Chevy's Silverado SS has always tried to be a jack-of-all-trades performance truck. A renaissance bad-boy, if you like. When it arrived in 2003, it looked mean, and its 6.0-liter, 345-horsepower V-8 sounded swift and accelerated smartly, but the pickup also boasted six-passenger extended-cab seating, all-wheel drive, and a hefty towing capacity (it was 7600 pounds; now it's 8100). These virtues did much to offset the fact that the short-cab, rear-drive Ford SVT Lightning (380 horsepower) and Dodge Ram SRT-10 (500 horses) could run rings around it at the track.

To the surprise of many, the market responded favorably to the Silverado SS, snapping up over 14,000 in two years, with an average transaction price for most over $40,000. The competition hasn't been as lucky. Ford's Lightning struck out after 2003, and Dodge recently saw fit to introduce a more practical four-door SRT-10 with an automatic transmission and a 7500-pound towing capacity, presumably to intensify interest in the SRT-10.

Now Chevy is adding a rear-drive variant to the Silverado SS line. Ditching the transfer case, front driveshaft, and front differential lightens the truck by about 200 pounds and shaves $3150 off the bottom line, which starts at a more reasonable $36,440. Who knows, it might even shave off a few seconds at the dragstrip. Or maybe not--our 6.7-second 0-to-60-mph and 15.1-second, 90.5-mph quarter-mile times fall within the range of performance we've seen in AWD SSs. We experimented with a variety of launch techniques, from brake-torquing and holding wheelspin to about 3000 rpm until the tires hook up, to flat-footing the pedal and taking off with minimal wheelspin. The results of four runs were within 0.16 second of each other. Maybe the AWD SS launches quickly enough to make up for its added weight. Or maybe our totally green test truck (showing just 200 miles) needed to loosen up for another couple thousand miles.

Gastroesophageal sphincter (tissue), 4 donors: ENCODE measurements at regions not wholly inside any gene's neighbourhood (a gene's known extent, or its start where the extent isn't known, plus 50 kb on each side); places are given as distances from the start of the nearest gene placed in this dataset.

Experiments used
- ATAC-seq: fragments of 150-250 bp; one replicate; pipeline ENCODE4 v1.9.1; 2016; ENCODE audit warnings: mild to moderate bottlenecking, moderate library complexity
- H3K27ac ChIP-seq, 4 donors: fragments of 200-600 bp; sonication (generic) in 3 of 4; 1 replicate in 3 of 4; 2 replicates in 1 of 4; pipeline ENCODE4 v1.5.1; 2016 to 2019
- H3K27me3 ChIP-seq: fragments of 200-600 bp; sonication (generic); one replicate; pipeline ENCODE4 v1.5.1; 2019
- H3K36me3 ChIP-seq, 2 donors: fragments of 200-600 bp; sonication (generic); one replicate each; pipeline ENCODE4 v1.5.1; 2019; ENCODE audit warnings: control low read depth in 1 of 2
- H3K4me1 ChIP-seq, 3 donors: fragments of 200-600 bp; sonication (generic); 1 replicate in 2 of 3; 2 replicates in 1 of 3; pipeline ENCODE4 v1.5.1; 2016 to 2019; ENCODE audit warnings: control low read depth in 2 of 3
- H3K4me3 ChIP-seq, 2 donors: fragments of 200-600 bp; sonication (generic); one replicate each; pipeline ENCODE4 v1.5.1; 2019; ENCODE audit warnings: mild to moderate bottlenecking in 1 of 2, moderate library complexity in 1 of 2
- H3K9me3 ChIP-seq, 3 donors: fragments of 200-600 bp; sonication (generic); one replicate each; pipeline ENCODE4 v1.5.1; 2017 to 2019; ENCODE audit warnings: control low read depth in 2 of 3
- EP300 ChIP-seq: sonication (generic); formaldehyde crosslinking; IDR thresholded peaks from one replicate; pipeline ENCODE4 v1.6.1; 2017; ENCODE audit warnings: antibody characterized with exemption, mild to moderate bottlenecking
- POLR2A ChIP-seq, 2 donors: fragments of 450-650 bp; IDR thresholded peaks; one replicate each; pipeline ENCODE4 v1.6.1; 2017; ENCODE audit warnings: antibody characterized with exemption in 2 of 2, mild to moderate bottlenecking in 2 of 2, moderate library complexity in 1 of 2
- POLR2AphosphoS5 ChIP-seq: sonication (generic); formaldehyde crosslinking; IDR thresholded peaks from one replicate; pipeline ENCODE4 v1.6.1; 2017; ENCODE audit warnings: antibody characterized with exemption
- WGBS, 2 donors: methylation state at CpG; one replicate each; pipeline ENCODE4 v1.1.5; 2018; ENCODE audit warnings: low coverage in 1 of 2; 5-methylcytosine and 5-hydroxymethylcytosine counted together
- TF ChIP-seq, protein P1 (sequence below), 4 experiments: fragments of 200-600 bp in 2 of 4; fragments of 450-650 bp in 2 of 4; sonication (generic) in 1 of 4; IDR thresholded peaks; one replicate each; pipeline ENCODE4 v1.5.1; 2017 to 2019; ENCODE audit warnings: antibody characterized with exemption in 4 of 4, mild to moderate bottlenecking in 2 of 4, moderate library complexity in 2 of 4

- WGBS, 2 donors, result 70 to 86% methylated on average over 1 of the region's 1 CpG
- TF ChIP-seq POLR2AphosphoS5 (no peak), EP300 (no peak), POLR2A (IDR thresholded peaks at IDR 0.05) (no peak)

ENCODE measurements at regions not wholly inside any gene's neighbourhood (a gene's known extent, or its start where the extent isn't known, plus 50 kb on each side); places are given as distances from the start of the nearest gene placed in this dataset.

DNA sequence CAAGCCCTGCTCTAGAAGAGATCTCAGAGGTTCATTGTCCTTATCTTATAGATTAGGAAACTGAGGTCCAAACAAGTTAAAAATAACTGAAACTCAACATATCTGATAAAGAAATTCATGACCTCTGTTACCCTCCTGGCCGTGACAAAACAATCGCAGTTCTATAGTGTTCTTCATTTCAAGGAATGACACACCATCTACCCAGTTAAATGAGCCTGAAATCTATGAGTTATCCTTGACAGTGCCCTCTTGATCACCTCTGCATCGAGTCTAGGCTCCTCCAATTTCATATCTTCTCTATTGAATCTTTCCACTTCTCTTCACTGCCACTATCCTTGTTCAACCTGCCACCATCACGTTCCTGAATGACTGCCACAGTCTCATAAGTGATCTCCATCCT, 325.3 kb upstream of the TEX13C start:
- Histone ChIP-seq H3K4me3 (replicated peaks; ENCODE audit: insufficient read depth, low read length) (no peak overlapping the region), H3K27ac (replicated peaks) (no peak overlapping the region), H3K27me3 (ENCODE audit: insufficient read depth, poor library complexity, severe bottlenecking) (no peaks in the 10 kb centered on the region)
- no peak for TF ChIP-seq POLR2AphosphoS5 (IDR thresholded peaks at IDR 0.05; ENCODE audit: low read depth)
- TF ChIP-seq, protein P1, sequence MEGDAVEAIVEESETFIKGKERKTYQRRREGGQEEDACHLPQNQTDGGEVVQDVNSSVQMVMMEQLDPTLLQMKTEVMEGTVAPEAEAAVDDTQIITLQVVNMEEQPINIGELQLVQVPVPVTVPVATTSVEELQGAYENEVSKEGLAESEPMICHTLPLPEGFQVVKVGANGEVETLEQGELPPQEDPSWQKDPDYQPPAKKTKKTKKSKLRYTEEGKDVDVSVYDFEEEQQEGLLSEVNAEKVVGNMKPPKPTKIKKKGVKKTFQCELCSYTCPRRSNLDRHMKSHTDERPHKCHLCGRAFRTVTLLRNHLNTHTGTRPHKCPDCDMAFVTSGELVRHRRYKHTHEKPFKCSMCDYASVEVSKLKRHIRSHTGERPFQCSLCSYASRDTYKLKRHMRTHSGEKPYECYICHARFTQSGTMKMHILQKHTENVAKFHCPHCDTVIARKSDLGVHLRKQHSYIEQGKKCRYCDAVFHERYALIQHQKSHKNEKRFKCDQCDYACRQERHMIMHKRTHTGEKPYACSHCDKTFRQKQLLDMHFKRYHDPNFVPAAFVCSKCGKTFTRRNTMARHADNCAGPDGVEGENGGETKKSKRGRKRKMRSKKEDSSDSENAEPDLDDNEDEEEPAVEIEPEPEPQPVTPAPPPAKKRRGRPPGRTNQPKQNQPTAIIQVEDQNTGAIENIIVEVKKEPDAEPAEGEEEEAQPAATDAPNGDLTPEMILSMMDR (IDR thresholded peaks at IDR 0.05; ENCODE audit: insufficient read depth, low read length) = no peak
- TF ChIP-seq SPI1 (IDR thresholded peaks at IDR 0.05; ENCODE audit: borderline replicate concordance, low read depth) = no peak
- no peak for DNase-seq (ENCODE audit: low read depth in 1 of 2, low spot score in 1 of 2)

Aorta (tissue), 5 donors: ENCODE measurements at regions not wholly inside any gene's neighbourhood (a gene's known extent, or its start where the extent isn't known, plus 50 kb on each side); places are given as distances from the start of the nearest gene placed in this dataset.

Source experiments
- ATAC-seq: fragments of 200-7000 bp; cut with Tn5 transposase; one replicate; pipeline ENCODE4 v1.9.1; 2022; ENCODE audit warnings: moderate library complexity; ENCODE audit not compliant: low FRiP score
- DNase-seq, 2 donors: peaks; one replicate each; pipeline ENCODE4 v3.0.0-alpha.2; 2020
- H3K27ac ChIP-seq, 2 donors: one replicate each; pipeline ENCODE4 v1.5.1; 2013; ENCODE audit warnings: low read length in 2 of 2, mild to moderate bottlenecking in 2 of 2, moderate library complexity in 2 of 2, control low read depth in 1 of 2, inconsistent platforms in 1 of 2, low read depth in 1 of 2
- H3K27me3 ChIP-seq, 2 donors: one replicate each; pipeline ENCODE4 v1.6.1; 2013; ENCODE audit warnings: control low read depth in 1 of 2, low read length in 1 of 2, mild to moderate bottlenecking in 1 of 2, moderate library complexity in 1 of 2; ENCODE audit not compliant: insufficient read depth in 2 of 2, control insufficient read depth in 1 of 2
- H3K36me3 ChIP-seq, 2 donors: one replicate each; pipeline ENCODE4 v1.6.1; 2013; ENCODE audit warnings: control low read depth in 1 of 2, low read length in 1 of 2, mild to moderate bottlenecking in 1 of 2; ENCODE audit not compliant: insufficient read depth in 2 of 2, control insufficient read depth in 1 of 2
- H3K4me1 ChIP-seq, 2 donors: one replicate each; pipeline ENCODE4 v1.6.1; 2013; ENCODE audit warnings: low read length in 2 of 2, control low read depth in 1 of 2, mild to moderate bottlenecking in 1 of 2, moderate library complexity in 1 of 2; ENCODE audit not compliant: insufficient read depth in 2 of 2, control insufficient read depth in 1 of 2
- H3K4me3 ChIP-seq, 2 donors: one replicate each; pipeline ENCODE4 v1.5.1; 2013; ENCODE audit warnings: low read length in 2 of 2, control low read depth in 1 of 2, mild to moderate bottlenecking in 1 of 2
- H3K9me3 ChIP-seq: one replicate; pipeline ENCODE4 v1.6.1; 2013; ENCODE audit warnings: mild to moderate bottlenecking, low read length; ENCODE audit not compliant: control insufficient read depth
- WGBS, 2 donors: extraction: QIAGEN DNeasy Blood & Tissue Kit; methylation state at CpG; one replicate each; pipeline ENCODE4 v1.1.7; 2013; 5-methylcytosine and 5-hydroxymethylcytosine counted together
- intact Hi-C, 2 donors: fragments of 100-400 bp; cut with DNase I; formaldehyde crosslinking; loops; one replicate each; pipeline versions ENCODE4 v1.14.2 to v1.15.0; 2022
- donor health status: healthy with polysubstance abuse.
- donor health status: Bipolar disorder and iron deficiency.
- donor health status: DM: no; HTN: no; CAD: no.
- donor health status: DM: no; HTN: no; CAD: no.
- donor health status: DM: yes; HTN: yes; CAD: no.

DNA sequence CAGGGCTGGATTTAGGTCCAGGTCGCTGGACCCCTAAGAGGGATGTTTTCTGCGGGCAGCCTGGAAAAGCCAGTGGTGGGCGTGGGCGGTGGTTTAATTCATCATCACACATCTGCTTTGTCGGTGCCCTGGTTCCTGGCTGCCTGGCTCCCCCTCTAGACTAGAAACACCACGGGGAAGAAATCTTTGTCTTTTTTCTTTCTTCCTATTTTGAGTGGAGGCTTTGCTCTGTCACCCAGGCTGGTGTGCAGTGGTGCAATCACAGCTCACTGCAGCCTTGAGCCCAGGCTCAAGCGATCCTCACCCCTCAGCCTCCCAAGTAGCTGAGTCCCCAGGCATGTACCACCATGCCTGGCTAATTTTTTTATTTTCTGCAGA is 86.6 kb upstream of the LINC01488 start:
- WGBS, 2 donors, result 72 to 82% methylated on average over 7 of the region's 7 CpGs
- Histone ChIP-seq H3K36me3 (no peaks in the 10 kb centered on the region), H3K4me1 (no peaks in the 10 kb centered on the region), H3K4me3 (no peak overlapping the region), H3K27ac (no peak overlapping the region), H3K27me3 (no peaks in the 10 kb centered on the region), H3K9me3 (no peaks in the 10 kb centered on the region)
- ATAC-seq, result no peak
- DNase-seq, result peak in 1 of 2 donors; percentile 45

One thing's for sure: This SS will feel slower than its AWD counterpart on public roads, where the traction control is hard at work whenever one cracks the throttle more than about half open. We'd be sorely tempted to fit some wider tires to the back. Lateral grip in the lighter, more tail-happy truck improved from the AWD's 0.77 g to 0.79.